Who Controls Your Reputation?
- Posted by Jeff Carter
- on December 29th, 2012
When I was taking classes at the University of Chicago for my MBA there were a lot of interesting classes. Of course, the regimental numbers classes. Every MBA goes through the core. Economics, Accounting, Finance, Strategy, Statistics and Operations. But, at Chicago we took two other classes that actually help you run a business. One was taught by my friend Michael Gibbs on Personnel. It was a numbers based HR class that I have blogged about occasionally here. The Risky Hire is an example of his class.
The toughest thing about business is building a great team. Blogpost after blogpost gets devoted to that topic every day. I will delve more into this topic in the future because it is so critical to success. If I am lucky, Prof. Gibbs will assist me!
The other class that I took that really got me thinking was a class taught by Ron Burt. The class was called Strategic Leadership. But because of the world that I had come from, a trading pit and the $CME board room, the class really got me thinking about things differently. Not only that, but it helped me begin to analyze companies differently. Success will not happen if you run an investment bank in the same manner that you run a focused software company. Different cultures and different skillsets are required, and great leaders understand that.
One of the questions Prof. Burt asked, “Who controls your reputation?”.
Ironically, it’s not you.
Your reputation is controlled by what people say about you behind your back. Gossip. When humans get together they talk and interact. When they start talking about people, it’s gossip. Your reputation is controlled by the people you interact with, and what they say about you. Of course, your interactions with them will determine some of what they say, but your reputation preceeds you a lot of the time. Before you walk into a room, many of the people will have already formed an opinion about you-and that construct is terrifically hard to overcome.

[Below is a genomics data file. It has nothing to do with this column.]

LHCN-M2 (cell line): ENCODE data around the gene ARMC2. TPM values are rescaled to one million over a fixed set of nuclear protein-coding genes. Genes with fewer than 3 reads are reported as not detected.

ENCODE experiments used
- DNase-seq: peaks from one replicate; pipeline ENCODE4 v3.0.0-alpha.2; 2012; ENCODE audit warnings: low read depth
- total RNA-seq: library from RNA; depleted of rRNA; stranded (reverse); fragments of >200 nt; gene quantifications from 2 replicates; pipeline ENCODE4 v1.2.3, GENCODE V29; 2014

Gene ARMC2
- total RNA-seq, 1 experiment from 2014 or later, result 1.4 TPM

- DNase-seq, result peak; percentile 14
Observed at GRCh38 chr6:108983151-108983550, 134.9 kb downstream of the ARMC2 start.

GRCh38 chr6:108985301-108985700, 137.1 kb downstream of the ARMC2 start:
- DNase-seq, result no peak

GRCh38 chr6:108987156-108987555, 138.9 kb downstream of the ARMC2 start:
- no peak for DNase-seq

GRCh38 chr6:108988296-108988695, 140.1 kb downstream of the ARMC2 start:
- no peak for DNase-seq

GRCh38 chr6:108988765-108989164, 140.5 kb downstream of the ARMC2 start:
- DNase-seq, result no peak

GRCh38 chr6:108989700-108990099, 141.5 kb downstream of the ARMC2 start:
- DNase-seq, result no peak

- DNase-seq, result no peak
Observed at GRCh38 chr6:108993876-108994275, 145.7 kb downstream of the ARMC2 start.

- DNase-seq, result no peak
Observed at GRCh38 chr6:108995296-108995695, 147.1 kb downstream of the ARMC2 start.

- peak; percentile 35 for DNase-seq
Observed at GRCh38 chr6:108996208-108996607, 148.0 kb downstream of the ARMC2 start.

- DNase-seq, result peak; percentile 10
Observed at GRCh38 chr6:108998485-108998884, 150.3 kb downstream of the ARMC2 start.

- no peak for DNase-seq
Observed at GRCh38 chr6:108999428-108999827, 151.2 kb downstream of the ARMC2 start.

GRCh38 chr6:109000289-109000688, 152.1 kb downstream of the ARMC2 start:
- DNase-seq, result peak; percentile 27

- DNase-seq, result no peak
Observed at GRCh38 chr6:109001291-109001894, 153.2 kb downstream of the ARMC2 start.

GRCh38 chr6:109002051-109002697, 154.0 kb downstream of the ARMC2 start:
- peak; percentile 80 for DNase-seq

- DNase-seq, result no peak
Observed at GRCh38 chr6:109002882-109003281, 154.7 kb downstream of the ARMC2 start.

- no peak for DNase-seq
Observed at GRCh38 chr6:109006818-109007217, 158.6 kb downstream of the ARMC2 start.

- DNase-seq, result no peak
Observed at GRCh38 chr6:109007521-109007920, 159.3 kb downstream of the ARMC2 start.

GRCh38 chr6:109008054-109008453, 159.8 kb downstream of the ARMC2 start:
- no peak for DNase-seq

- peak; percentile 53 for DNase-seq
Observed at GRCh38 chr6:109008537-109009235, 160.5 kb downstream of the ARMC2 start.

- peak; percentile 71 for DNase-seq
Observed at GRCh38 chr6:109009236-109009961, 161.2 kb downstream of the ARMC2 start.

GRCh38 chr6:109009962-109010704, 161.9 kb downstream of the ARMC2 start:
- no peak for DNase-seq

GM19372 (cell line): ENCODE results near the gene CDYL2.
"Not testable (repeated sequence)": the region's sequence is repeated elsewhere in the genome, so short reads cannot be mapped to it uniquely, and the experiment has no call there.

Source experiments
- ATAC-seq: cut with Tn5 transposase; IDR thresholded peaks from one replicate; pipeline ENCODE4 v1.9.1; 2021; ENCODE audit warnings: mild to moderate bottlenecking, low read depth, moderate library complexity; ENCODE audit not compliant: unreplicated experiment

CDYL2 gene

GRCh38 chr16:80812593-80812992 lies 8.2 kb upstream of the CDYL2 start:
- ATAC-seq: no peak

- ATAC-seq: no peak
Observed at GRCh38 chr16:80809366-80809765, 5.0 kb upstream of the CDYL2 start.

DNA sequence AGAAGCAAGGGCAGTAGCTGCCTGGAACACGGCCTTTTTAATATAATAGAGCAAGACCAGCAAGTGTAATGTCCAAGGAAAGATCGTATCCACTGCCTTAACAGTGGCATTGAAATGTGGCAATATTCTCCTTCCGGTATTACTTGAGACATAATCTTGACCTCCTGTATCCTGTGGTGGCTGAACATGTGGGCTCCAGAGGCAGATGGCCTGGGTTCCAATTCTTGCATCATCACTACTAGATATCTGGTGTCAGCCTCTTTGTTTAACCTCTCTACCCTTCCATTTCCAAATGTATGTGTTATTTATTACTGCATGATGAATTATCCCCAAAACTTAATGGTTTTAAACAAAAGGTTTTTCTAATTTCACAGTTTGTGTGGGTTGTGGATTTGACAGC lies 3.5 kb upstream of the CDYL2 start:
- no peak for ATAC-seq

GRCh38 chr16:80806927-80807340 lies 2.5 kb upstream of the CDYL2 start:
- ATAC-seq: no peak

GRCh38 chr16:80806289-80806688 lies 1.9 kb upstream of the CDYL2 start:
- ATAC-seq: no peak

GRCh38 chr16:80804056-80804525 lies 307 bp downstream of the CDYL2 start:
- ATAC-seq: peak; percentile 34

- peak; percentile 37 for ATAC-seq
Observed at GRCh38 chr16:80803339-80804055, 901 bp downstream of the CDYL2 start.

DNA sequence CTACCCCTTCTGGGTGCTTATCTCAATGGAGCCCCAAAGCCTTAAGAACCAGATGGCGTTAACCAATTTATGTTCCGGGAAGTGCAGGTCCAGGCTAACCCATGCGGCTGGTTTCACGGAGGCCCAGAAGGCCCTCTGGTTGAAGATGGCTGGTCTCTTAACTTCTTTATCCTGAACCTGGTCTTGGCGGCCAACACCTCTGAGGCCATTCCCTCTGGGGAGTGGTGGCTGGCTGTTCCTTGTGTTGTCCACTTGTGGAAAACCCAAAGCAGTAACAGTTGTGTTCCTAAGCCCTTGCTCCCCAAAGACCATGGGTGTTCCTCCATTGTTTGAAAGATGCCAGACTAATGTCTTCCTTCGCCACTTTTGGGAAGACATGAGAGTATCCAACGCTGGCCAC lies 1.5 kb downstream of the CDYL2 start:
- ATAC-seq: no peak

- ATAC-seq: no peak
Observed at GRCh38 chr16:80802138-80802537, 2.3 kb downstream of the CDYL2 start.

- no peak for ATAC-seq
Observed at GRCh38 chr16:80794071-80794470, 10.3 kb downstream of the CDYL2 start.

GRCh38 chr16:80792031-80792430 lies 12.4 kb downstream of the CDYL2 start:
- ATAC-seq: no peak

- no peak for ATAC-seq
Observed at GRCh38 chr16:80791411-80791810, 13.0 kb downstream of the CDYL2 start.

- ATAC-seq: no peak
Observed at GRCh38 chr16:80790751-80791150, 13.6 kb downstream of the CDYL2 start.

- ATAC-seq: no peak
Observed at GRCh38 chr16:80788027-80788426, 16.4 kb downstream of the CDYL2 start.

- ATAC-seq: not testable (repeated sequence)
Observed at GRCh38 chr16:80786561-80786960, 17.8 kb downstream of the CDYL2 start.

Reputation isn’t always about agreeing with someone, or getting along with someone. For example, I know many people I would say have good reputations that disagree with me on a number of things. That’s not the point. Reputation is built over time on actions, trust, gossip and results.
One of the great things about a trading pit was the absolute law, “my word is my bond.”. Break a trade, act like a shiester and you were run out of the business by peer pressure. Today, if I am in a conversation or deal with someone that I traded with, there is an underlying implicit trust that goes into that interaction. The reputation they had in the pit preceeds the deal.
Unfortunately, in my experience outside of the trading pit I find that the opposite is often true. It’s terrifically hard to find someone to trust, so Ronald Reagan’s words of “Trust but Verify” become not just a slogan, but words to live by. Time and time again, I hear stories from other traders that are having the same experiences I am. When you find someone you can trust, they are worth their weight in gold.